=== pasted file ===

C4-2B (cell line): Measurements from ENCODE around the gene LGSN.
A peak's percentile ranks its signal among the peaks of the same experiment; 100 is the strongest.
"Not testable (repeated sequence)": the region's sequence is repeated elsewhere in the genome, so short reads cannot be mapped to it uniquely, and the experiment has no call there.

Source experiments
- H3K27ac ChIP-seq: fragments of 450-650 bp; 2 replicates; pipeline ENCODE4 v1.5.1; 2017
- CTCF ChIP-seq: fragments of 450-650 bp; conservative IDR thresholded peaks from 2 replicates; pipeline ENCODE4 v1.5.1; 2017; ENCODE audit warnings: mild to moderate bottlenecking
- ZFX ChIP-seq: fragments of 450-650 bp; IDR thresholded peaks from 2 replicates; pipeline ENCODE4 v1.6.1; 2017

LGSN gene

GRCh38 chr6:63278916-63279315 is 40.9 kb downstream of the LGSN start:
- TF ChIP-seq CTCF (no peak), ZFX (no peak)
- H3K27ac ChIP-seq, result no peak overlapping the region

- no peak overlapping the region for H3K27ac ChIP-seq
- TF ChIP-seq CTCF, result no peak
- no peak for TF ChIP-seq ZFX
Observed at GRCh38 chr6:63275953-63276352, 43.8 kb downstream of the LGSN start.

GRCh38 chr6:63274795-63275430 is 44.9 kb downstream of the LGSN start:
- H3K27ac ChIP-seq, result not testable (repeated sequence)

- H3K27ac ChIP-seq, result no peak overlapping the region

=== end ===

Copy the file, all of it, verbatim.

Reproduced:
C4-2B (cell line): Measurements from ENCODE around the gene LGSN.
A peak's percentile ranks its signal among the peaks of the same experiment; 100 is the strongest.
"Not testable (repeated sequence)": the region's sequence is repeated elsewhere in the genome, so short reads cannot be mapped to it uniquely, and the experiment has no call there.

Source experiments
- H3K27ac ChIP-seq: fragments of 450-650 bp; 2 replicates; pipeline ENCODE4 v1.5.1; 2017
- CTCF ChIP-seq: fragments of 450-650 bp; conservative IDR thresholded peaks from 2 replicates; pipeline ENCODE4 v1.5.1; 2017; ENCODE audit warnings: mild to moderate bottlenecking
- ZFX ChIP-seq: fragments of 450-650 bp; IDR thresholded peaks from 2 replicates; pipeline ENCODE4 v1.6.1; 2017

LGSN gene

GRCh38 chr6:63278916-63279315 is 40.9 kb downstream of the LGSN start:
- TF ChIP-seq CTCF (no peak), ZFX (no peak)
- H3K27ac ChIP-seq, result no peak overlapping the region

- no peak overlapping the region for H3K27ac ChIP-seq
- TF ChIP-seq CTCF, result no peak
- no peak for TF ChIP-seq ZFX
Observed at GRCh38 chr6:63275953-63276352, 43.8 kb downstream of the LGSN start.

GRCh38 chr6:63274795-63275430 is 44.9 kb downstream of the LGSN start:
- H3K27ac ChIP-seq, result not testable (repeated sequence)

- H3K27ac ChIP-seq, result no peak overlapping the region